A preliminary comparison between 2010 and 2012 LiDAR DEMs had σ Δ Z I N I T I A L = 0.46 m, which was considered low enough to not require any further correction between the two LiDAR DEMs. In this case, even if no correction was performed, σ Δ Z was lower than σ Δ Z I N I T I A L , as it had a value of 0.35 m (Table 6). The 2012 and 2010 LiDAR DEMs were used as reference data for coregistering the 2017 and 2019 PLÉIADES DEMs, respectively. The 2012–2017 coregistration provided the following values: σ Δ Z I N I T I A L = 2.80 m, σ Δ Z F I N A L = 0.60 m, and σ Δ Z = 0.85 m (Table 6). The 2012–2017 LiDAR vs. PLÉIADES coregistration was already performed by using a similar method in [41], which provided some slightly different values than this work, i.e., σ Δ Z I N I T I A L = 3.37 m, σ Δ Z F I N A L = 1.27 m. This difference was due to the different areas that were selected for calculating RMS displacement that included almost the entire island with the exclusion of the SdF. In [41], σ Δ Z F I N A L was used as σ Δ Z . The 2010–2019 coregistration provided the following values: σ Δ Z I N I T I A L = 3.54 m, σ Δ Z F I N A L = 0.61 m, σ Δ Z = 0.75 m (Table 6). The 2019–2017 comparison was calculated by comparing the PLÉIADES DEMs before and after their coregistration with LiDAR DEMs. The following RMS displacement areas were calculated: σ Δ Z I N I T I A L = 1.06 m, σ Δ Z F I N A L = 0.46 m, σ Δ Z = 0.53 m.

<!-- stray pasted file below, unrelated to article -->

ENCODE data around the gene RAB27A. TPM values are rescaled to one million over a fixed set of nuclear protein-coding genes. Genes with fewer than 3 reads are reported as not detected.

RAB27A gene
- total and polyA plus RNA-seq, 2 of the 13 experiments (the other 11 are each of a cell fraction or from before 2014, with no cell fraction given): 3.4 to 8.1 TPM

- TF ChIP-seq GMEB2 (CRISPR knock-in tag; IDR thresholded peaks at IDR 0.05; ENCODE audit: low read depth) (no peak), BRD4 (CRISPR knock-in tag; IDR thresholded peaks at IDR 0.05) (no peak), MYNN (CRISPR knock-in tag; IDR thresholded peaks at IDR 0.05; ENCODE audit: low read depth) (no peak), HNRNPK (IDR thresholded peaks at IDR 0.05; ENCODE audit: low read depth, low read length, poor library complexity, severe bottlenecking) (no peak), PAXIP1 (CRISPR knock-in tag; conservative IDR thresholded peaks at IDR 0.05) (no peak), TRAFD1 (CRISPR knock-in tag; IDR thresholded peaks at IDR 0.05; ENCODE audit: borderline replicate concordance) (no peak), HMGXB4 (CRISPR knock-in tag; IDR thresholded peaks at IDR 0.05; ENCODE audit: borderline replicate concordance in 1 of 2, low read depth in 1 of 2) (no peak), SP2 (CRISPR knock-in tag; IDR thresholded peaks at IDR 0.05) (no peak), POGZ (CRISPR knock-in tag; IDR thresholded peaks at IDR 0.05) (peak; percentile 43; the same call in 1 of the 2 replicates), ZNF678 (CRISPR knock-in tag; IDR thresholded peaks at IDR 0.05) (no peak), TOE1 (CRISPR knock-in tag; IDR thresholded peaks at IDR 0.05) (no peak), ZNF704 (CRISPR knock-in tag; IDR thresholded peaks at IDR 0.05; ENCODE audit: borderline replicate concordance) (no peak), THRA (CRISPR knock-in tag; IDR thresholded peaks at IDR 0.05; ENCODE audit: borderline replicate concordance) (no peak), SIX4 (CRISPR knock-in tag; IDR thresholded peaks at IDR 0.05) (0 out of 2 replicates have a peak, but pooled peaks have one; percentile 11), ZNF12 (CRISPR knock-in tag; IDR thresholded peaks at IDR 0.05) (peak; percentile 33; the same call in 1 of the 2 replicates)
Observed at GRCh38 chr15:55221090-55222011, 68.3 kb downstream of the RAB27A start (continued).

Though both PLÉIADES tri-stereo and LiDAR DEMs had 1 m of spatial resolution, the difference in accuracy can be easily perceived visually. Figure 6a shows a comparison between the hillshading derived from both DEMs of an SdF sector. Due its slope and the type of deposits, this area is not easy to be correctly sensed [70]. The LiDAR modelled the surface without any macroscopic artefacts, allowing for the detection of the complex system of small valleys and ridges inside it. On the other hand, the PLÉIADES’s DEM showed a diffuse noise, which did not allow for us to distinguish the internal structure of the SdF. This noise was better highlighted by the sky view factor 2 (Figure 6c,d) and the openness down map (Figure 6e,f). Sky view factor 2 (SVF2) is a variant of sky view factor (SVF). The SVF was described by a solid angle (Ω) open to the sky and is expressed in terms of the total sky view possible from any given pixel, i.e., SVF = Ω/2π [71]. It is a fraction of the sky visible from each pixel and ranges from one to zero. SVF2 also accounts for negative values, allowing for the presence of angles under the horizon, and it can reach a maximum possible value of 2 [71]. SVF2 enhances the perception of the relative height of surface elements, thus helping to detect crests and ridges. The LiDAR DEM clearly showed these structures inside the SdF, thus permitting us to follow their downslope directions (Figure 6c). In the PLÉIADES’s DEM, several artefacts cross-cut the SdF, thus masking the smaller structures (Figure 6d). Openness down is a measure of belowground openness [71,72,73]. It has high values inside valleys, gullies, and craters, effectively resulting in the detection of cracks and fractures [68]. An openness down map derived from LiDAR showed well-defined valley directed downslope (Figure 6e), while the PLÉIADES one highlighted the artefact “cobble” texture inside the SdF (Figure 6f).